4."The Adventure of the Solitary Cyclist" Client(s)Violet Smith
5."The Adventure of the Priory School" Client(s)Thorneycroft HuxtableThe Duke of Holdernesse
6."The Adventure of Black Peter" Client(s)Inspector Stanley Hopkins
7."The Adventure of Charles Augustus Milverton" Client(s)Lady Eva Blackwell
8."The Adventure of the Six Napoleons" Client(s)Inspector Lestrade
9."The Adventure of the Three Students" Client(s)Hilton Soames
10."The Adventure of the Golden Pince-Nez" Client(s)Inspector Stanley Hopkins
11."The Adventure of the Missing Three-Quarter" Client(s)Cyril Overton
12."The Adventure of the Abbey Grange" Client(s)Inspector Stanley Hopkins
13."The Adventure of the Second Stain" Client(s)Lord Bellinger, Trelawney Hope, and the British Government
The Sign of the Four (1890), also called The Sign of Four, is the second novel featuring Sherlock Holmes written by Sir Arthur Conan Doyle. Doyle wrote four novels and 56 stories starring the fictional detective.
The story is set in 1888. The Sign of the Four has a complex plot involving service in East India Company, India, the Indian Rebellion of 1857, a stolen treasure, and a secret pact among four convicts ("the Four" of the title) and two corrupt prison guards. It presents the detective's drug habit and humanizes him in a way that had not been done in A Study in Scarlet. It also introduces Doctor Watson's future wife, Mary Morstan.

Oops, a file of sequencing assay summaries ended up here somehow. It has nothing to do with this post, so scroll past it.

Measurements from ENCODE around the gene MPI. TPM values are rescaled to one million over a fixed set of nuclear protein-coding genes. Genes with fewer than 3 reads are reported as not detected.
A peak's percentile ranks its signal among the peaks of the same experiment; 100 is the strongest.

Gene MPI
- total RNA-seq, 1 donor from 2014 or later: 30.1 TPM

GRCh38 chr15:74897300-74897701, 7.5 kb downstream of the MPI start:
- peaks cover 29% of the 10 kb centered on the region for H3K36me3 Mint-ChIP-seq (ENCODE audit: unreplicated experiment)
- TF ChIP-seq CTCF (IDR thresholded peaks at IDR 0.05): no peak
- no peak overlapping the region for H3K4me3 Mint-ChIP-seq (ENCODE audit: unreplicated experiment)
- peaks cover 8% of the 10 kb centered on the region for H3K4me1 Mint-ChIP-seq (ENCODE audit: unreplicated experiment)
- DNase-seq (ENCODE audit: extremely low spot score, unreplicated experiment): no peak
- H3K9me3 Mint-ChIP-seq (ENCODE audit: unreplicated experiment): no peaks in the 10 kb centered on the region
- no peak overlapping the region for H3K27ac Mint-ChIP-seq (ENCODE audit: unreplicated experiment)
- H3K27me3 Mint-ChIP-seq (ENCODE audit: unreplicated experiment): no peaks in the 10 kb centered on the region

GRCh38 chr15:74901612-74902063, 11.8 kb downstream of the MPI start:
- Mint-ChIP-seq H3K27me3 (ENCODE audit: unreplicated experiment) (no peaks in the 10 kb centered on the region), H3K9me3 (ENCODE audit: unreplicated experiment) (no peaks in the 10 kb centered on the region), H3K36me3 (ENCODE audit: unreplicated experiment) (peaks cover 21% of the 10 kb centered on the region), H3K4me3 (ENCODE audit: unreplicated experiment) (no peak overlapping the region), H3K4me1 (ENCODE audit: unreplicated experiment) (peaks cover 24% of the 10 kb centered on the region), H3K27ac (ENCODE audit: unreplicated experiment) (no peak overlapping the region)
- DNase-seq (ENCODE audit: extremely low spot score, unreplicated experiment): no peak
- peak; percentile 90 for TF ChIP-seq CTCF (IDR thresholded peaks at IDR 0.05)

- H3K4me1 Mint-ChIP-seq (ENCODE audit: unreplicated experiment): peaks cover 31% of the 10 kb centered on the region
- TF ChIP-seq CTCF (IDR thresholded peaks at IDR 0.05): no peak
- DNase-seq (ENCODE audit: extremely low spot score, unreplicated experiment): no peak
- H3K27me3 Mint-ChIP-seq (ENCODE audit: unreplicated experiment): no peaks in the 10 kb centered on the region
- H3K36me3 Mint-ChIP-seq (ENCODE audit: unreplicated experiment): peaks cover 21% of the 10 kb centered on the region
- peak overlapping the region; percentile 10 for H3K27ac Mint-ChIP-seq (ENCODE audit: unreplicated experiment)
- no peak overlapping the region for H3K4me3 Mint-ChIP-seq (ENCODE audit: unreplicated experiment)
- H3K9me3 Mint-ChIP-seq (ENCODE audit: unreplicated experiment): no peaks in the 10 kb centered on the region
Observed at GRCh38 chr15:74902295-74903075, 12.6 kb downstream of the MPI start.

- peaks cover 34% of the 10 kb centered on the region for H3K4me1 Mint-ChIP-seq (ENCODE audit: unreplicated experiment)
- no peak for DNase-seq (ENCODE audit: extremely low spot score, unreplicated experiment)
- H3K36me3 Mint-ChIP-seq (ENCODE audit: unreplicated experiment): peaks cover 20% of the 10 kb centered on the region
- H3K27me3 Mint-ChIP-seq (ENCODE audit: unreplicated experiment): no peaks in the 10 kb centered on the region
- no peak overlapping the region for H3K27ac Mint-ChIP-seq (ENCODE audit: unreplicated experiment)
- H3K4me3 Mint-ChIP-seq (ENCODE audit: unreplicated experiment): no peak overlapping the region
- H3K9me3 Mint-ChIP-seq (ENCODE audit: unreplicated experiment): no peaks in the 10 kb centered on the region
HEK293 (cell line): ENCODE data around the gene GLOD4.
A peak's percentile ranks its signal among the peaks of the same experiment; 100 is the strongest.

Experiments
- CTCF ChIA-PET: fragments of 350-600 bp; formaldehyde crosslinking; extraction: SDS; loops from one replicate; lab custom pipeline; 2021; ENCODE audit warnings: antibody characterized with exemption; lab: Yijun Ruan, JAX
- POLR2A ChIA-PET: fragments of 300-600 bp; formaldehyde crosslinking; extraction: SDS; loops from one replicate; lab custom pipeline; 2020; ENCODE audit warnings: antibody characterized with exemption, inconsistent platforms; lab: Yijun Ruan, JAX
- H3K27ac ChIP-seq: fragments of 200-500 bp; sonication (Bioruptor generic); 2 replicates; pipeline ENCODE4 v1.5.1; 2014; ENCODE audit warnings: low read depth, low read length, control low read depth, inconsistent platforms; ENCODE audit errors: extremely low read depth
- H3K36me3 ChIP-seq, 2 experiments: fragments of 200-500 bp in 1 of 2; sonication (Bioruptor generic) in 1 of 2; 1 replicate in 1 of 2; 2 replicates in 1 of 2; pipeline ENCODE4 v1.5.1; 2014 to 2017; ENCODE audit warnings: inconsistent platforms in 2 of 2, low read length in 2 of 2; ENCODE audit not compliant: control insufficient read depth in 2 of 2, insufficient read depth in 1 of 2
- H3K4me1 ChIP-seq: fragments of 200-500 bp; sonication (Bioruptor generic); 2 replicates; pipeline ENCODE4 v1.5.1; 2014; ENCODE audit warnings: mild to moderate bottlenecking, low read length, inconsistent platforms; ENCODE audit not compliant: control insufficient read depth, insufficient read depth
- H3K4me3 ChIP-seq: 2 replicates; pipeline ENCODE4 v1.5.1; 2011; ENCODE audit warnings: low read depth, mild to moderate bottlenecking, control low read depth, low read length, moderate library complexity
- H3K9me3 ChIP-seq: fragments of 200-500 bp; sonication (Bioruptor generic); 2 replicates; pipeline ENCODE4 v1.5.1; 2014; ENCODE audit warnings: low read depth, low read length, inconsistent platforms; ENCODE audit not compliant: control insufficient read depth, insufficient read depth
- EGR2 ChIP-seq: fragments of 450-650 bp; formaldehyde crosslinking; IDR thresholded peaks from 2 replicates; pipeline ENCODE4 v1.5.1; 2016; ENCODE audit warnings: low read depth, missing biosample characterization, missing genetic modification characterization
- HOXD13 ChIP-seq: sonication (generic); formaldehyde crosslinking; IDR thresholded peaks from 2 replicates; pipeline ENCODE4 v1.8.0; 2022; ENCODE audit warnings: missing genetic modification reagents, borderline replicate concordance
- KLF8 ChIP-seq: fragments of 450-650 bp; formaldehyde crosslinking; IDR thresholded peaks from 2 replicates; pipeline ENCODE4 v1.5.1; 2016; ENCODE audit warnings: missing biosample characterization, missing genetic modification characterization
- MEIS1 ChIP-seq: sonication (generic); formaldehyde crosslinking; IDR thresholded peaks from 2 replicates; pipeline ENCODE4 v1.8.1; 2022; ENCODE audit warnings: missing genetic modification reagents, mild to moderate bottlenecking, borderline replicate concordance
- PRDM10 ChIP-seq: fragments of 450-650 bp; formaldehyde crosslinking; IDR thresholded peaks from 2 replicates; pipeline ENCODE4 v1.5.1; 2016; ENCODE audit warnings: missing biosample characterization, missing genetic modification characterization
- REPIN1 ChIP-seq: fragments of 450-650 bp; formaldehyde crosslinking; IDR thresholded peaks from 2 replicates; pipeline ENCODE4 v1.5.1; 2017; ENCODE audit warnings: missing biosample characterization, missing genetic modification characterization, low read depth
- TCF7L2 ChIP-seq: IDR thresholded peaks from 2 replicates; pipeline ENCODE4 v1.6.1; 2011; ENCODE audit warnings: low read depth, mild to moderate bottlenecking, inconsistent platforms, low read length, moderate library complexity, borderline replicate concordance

His Last Bow is a collection of seven Sherlock Holmes stories (eight in some editions) by Arthur Conan Doyle, first in The Strand Magazine September 1908 to December 1913, plus the one-off title story (September 1917), also called A Reminiscence of Sherlock Holmes under Reminiscences of Mr. Sherlock Holmes. "The Adventure of Wistaria Lodge" was originally in two parts: "The Singular Experience of Mr. John Scott Eccles" and "The Tiger of San Pedro". "Wistaria" is not misspelled here, later often spelled "Wisteria".
The Valley of Fear is the fourth and final Sherlock Holmes novel by Sir Arthur Conan Doyle. It is based on the supposedly real-life exploits of the Molly Maguires and Pinkerton agent James McParland. The story was first published in the Strand Magazine between September 1914 and May 1915, and the first book edition was copyrighted in 1914 and published by George H. Doran Company in New York on 27 February 1915. Illustrated by Arthur I. Keller.